Today’s menu: chicken parmesan, garlic bread, peas/carrots blend, (red) applesauce, (milk – not pictured as I’m lactose-intolerant for those new to the blog)
Today I guess I’m like Gene Autry strumming a guitar singing “Back in the saddle again.” He’s got a horse and I’ve got a spork!
The garlic bread and the peas/carrots were fine. I couldn’t eat the entire chicken parmesan patty. That’s because this summer I saw this picture of mechanically separated chicken (gross!). When I bit into the chicken patty, it wasn’t a chicken patty. It was this spongy stuff cleverly disguised with crumbs and slightly burnt sauce as chicken. I took a close up of the the patty so you can see the inside:
The red applesauce was something else. I would normally eat it, but I just couldn’t take more than a sporkful. Can you taste red dye? Because it really tasted different than applesauce I would eat at home. Sweeter in a way. I guess we do buy the unsweetened, organic version at home (because apples are one of the foods you should buy organic). I couldn’t eat anymore. Normally I’m not a waster, but I am in this case…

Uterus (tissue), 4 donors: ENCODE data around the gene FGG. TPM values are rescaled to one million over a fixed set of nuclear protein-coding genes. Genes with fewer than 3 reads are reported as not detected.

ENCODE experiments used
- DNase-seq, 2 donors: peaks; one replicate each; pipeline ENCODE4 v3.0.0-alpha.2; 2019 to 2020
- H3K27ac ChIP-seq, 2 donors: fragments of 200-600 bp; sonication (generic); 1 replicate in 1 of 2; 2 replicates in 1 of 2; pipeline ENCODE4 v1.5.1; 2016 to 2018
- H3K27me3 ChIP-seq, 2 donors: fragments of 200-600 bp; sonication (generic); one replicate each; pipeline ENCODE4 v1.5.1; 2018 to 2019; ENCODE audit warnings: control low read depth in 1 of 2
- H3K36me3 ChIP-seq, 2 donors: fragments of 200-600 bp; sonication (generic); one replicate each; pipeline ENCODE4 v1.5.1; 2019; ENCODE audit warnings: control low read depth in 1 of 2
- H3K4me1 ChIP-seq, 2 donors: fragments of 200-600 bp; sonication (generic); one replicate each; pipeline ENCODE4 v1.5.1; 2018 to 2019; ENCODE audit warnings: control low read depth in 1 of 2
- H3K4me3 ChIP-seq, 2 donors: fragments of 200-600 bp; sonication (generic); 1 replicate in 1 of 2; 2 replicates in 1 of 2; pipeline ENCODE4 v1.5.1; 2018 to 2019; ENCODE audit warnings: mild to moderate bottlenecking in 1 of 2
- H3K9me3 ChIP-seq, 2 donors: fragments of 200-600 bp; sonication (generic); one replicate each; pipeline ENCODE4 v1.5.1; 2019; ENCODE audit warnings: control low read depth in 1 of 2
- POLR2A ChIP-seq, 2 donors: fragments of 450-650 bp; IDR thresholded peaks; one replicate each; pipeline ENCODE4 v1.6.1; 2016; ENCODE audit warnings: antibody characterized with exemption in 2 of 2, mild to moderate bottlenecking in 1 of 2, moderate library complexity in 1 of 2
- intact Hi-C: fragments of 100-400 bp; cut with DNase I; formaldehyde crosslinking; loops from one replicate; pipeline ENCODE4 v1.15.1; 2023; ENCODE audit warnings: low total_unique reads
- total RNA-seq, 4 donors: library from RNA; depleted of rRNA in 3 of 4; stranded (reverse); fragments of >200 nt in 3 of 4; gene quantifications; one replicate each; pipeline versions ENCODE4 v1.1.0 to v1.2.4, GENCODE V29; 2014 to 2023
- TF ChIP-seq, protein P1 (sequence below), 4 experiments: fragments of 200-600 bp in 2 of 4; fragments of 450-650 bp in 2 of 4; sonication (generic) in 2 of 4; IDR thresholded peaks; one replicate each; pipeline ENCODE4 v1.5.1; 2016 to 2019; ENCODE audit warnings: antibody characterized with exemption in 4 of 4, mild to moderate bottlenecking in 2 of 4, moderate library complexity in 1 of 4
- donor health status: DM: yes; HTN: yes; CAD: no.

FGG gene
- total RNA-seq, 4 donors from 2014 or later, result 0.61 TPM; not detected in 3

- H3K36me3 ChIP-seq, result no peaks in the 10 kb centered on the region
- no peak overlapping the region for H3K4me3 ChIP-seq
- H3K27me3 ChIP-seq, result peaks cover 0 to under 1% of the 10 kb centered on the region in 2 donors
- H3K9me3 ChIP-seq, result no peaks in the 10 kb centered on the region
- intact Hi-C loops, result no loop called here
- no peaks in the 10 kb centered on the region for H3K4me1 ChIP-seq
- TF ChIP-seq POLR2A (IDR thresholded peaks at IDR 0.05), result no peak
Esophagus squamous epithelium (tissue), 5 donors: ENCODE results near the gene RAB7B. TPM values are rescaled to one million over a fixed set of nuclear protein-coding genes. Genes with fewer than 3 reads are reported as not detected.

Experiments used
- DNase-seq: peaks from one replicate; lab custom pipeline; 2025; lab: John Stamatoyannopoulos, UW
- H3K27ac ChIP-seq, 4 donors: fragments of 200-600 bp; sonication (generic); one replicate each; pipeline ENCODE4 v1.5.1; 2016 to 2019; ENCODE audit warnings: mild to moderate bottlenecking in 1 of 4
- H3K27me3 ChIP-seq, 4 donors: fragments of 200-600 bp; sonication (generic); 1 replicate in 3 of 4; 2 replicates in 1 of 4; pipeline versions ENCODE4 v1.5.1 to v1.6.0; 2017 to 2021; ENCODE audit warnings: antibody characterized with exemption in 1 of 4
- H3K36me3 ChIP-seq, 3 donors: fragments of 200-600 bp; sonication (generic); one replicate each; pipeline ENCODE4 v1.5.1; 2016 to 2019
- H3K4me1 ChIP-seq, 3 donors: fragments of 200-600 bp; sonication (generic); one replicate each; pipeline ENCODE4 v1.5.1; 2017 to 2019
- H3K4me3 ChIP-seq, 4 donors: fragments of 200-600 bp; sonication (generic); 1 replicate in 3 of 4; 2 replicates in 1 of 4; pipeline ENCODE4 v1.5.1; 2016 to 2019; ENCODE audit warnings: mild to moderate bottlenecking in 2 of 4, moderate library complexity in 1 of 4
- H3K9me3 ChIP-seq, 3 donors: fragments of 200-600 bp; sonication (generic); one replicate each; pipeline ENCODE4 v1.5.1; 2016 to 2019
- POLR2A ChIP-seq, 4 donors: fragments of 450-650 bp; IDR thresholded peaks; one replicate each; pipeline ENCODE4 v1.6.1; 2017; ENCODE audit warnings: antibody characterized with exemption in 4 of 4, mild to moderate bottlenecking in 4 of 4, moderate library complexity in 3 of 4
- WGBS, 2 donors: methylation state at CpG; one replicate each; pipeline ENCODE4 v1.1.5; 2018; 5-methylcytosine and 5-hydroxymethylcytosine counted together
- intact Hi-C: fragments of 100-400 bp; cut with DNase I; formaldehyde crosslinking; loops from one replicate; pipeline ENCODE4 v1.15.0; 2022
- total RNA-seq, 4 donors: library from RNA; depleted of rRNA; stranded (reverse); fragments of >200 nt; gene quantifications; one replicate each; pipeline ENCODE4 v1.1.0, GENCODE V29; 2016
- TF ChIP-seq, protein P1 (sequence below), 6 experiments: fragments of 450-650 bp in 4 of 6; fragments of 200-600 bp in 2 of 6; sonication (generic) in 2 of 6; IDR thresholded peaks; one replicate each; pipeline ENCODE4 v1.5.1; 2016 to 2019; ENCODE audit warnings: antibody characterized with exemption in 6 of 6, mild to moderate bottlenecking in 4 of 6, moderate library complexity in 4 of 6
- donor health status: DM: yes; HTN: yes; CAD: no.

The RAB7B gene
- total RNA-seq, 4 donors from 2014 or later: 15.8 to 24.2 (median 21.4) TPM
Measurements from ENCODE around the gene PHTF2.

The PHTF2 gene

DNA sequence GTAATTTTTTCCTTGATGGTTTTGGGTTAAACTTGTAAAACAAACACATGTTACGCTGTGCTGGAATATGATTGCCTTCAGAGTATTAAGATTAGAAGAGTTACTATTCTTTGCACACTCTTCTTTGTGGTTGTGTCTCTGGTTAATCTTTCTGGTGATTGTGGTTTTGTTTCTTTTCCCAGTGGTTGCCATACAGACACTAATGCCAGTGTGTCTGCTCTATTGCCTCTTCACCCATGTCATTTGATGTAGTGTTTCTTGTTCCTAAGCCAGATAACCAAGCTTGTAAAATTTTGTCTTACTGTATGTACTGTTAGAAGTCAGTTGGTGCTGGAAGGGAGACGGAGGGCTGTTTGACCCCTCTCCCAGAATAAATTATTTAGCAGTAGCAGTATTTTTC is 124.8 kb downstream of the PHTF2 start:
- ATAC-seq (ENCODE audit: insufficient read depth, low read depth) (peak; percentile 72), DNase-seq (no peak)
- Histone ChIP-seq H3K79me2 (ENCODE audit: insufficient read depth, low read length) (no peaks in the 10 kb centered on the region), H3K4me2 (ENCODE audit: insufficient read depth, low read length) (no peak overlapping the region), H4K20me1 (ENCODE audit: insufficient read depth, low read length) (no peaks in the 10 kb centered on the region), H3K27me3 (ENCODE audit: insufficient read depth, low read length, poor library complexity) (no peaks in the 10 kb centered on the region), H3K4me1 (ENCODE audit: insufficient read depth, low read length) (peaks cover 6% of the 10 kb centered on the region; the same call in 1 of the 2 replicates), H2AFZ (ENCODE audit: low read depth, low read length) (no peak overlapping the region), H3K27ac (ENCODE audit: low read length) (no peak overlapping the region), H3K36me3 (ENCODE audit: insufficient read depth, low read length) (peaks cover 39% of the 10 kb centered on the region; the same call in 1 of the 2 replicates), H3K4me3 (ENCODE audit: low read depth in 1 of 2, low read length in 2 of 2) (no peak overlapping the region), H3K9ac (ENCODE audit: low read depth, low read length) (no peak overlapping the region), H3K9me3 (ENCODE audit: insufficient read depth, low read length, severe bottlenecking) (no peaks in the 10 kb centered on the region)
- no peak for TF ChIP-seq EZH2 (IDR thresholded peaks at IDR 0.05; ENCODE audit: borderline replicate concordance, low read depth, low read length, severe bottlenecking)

How did the kids do after this meal? Well, actually everyone seemed scared straight. It’s a big day, there’s a lot of “new” and all the kids are trying to feel out a new environment. Plus they didn’t get a lot of time to eat it. Lunch is 20 minutes including lining up and things were moving slow today. Guessing from stains I saw on some kids’ shirts I would say they drank chocolate milk, ate applesauce and the garlic bread. Maybe a couple bites of chicken patty…
I feel lucky to live in a country that provides free lunch to needy, hungry children. I haven’t said that before, but I believe it. Many poor countries cannot afford to even educate their children and here in the US we provide a free education (and lunch) for anyone even children with special needs. It’s one of the things that makes America as great as it is. “Rags to riches” is part of the mythology of America and it’s built on an American education.
I came from immigrants. My great-great-grandmother sold fish on the street and my grandfather (now age 90) would tease her about it by yelling “fresh fish!” The GI bill sent my grandpa to college and it changed his life and the lives of his three children. Education is everything.
Theses lunches nutritionally “check the box” and empty tummies get at least partially full of calories. I just wish our country could do better: more fresh food and less processed “stuff,” more time to eat, and a little nutrition/cooking education thrown in. It’s time to re-imagine school lunch and value it as a legitimate part of the school day.